Which States Have State Budget Deficits or Shortfalls? That Question is Harder to Answer than You'd Think

By Liz Malm | February 23, 2016
Topics: Budgets, Tax

UPDATED: An updated version of this post is available here.

One of the most common questions we get during state legislative sessions is: “Which states have budget deficits, and how big are the shortfalls?” It turns out that question is very difficult to answer. In this post, we'll do two things: give an overview of states with budget deficits and explain why reporting on them is so tedious and confusing.

We count 16 states with FY 2016 and/or FY 2017 budget shortfalls. These states are shown in the map below. At the end of this article is a list of states with specific deficit figures (including ranges if more than one figure was reported), sources, and any relevant state-specific notes. It's a good idea to call a state's budget office prior to acting based on any of the deficits we cite.

With so many caveats, one might wonder why we bothered to aggregate these deficit figures. Despite the ambiguity, it's still instructive (and interesting!) to consider general trends on how state budgets are faring, and it also provides an opportunity to explain the challenges associated with state budget deficit numbers cited in the news.

Budget Shortfalls FY 2016 and-or FY 2017 (3)

Just Why is Reliable Reporting So Tough?

Reliably reporting on or projecting state deficits (or surpluses) on a national level is a massive undertaking. There are three main reasons for this: (1) the data is not centralized within states; (2) the data is not consistent between states; (3) the data is inherently misleading.

The first problem results from the fact that in many states there is a not a single agency or entity responsible for reporting on or forecasting all revenues. Even if limited to general fund revenues, there are still often multiple sources for receipts and forecasts in a state. A good example of this issue is Colorado, where five different deficit numbers were cited by media from multiple agencies over the course of a few months. (As an aside, a great resource to help you understand how states come to budget deficit or surplus numbers is the National Association of State Budget Officers' “Budget Processes in the States.” It outlines the agency or agencies in the state that make these projections and gives a general overview of timelines. The most recent edition can be found here.)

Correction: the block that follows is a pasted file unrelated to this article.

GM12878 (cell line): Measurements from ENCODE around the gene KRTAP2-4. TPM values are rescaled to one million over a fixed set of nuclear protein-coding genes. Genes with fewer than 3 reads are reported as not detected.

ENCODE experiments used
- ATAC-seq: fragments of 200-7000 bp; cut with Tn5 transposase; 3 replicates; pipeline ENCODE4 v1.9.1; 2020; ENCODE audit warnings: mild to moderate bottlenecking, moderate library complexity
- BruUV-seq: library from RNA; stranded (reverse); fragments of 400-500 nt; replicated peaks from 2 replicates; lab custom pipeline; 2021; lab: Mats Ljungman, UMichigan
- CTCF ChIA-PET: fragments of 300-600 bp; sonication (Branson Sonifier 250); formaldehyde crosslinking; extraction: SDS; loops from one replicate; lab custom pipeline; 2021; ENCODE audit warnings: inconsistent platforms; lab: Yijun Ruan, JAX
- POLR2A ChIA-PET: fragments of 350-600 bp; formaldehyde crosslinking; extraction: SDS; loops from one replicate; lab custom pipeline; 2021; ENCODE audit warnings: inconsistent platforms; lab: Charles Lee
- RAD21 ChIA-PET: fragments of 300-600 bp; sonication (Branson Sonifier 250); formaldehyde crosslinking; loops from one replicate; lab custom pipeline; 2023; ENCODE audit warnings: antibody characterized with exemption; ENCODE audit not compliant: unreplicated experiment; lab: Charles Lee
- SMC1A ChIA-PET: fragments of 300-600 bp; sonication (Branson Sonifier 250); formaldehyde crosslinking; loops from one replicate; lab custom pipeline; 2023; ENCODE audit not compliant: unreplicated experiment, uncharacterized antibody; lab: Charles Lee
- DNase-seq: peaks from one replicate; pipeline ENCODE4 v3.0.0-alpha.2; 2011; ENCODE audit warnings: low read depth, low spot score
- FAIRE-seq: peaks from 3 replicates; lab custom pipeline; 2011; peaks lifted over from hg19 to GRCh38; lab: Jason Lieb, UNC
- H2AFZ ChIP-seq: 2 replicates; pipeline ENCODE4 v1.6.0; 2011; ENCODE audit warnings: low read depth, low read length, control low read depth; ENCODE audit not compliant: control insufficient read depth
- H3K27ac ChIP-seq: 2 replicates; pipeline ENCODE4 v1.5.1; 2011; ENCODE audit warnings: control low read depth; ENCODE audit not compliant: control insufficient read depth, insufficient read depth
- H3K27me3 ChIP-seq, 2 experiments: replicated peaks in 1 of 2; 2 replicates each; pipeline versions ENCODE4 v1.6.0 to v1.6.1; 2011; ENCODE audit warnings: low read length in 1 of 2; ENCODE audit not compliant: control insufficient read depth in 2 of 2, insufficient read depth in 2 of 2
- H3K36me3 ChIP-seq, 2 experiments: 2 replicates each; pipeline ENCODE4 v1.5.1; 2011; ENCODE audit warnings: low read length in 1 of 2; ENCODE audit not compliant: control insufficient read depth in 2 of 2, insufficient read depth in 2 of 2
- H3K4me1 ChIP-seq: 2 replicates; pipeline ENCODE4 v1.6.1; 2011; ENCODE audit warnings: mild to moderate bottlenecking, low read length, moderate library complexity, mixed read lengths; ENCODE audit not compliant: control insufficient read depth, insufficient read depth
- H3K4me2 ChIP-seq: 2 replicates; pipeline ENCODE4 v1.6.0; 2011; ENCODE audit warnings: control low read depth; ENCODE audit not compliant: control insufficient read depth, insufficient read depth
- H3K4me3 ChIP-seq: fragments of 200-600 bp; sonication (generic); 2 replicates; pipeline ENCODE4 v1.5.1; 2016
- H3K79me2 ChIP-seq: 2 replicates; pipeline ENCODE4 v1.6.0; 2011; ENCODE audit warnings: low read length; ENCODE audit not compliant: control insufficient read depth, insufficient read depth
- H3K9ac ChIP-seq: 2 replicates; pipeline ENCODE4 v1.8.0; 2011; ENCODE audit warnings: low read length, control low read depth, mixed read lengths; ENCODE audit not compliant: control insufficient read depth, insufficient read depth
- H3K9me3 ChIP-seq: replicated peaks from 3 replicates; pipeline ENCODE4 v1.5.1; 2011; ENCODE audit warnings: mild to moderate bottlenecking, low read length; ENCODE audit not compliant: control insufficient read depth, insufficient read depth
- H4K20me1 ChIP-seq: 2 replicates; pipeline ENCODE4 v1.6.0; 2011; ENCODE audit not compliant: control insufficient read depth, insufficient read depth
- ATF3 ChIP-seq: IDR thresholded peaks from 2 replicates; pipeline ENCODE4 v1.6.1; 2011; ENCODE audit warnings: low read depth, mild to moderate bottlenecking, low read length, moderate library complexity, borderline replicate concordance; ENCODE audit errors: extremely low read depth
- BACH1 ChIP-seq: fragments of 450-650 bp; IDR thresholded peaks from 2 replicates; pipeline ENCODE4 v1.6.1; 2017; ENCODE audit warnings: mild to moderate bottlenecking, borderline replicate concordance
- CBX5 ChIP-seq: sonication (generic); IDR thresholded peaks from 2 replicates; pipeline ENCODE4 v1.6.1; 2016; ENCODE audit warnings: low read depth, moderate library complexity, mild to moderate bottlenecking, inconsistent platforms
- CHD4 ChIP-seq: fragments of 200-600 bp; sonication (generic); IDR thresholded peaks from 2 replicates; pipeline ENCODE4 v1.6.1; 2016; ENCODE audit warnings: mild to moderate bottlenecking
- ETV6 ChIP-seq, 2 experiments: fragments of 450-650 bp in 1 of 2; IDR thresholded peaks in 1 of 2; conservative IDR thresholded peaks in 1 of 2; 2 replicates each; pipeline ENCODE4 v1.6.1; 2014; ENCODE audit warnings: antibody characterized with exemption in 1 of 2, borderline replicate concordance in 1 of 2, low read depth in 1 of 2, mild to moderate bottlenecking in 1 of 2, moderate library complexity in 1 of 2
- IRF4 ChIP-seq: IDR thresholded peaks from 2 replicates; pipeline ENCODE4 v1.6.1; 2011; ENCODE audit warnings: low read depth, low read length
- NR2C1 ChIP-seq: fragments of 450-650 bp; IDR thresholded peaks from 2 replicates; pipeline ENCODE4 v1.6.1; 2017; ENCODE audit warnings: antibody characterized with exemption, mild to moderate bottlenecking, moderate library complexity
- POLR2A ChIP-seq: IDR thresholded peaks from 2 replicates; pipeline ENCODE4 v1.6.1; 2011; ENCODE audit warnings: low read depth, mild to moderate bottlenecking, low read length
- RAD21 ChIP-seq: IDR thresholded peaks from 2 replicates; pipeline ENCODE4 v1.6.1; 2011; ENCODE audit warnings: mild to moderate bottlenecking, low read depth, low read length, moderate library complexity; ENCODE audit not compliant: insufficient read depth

The second problem is obvious - every state counts differently. Enough said about that. The third may be the most problematic. The old saw is: a state's deficit is roughly half of what it is reported to be. The reason for this is that baseline spending growth forecasts are in many states always higher than what is actually appropriated. In other words, the built-in year-to-year upward spending adjustment is routinely reined in by the legislature, through good and bad revenue years. Thus even the most robust revenue year could show a "deficit."

There are a few logistical problems on top of these three. Media reports on budget shortfalls often don't clarify whether the number is for the current fiscal year or the upcoming fiscal year. This distinction is important. A current fiscal year deficit is often referred to as a “mid-year” deficit or shortfall associated with the budget that's already been enacted (e.g., FY 2016 currently, which runs from July 1, 2015 to June 30, 2016 in 46 of the 50 states). An upcoming fiscal year deficit is referring to a predicted shortfall for the next fiscal year for which lawmakers are currently planning (e.g., FY 2017, July 1, 2016 to June 30, 2017 in most states). Of the two, current year deficits are more “real” in that they ordinarily must be corrected through immediate expenditure reductions or fund shifts. Future year deficits are commonplace and resolved through the budget process. Large deficits relative to overall budget are problematic at any time, of course.

On top of this common confusion, spending and revenue projections are repeatedly updated over the course of a year, so it's often difficult to know which budget projections news coverage is citing. When one Googles “Maine's budget deficit,” the search may return multiple results over the course of a few months as the budget picture is revised.

Exhibit A: Alabama

A great example of the confusion associated with budget deficit reporting is the news coverage surrounding Alabama's upcoming fiscal year 2017 budget. (Which, coincidentally, is one of the four states that has an “off” budget cycle: October 1 to September 30. Other state with non-standard fiscal years are Michigan, New York, and Texas. Dates for these states can be found here.) As we noted above, news reports generally fail to note which fiscal year to which the deficit projections apply. It is unclear in news reports whether references to “this year” meant “this fiscal year's existing budget” (FY 2016), or “this calendar year (2016) when lawmakers are hashing out the upcoming fiscal year (FY 2017) budget.” Here are a collection of quotes to illustrate this point: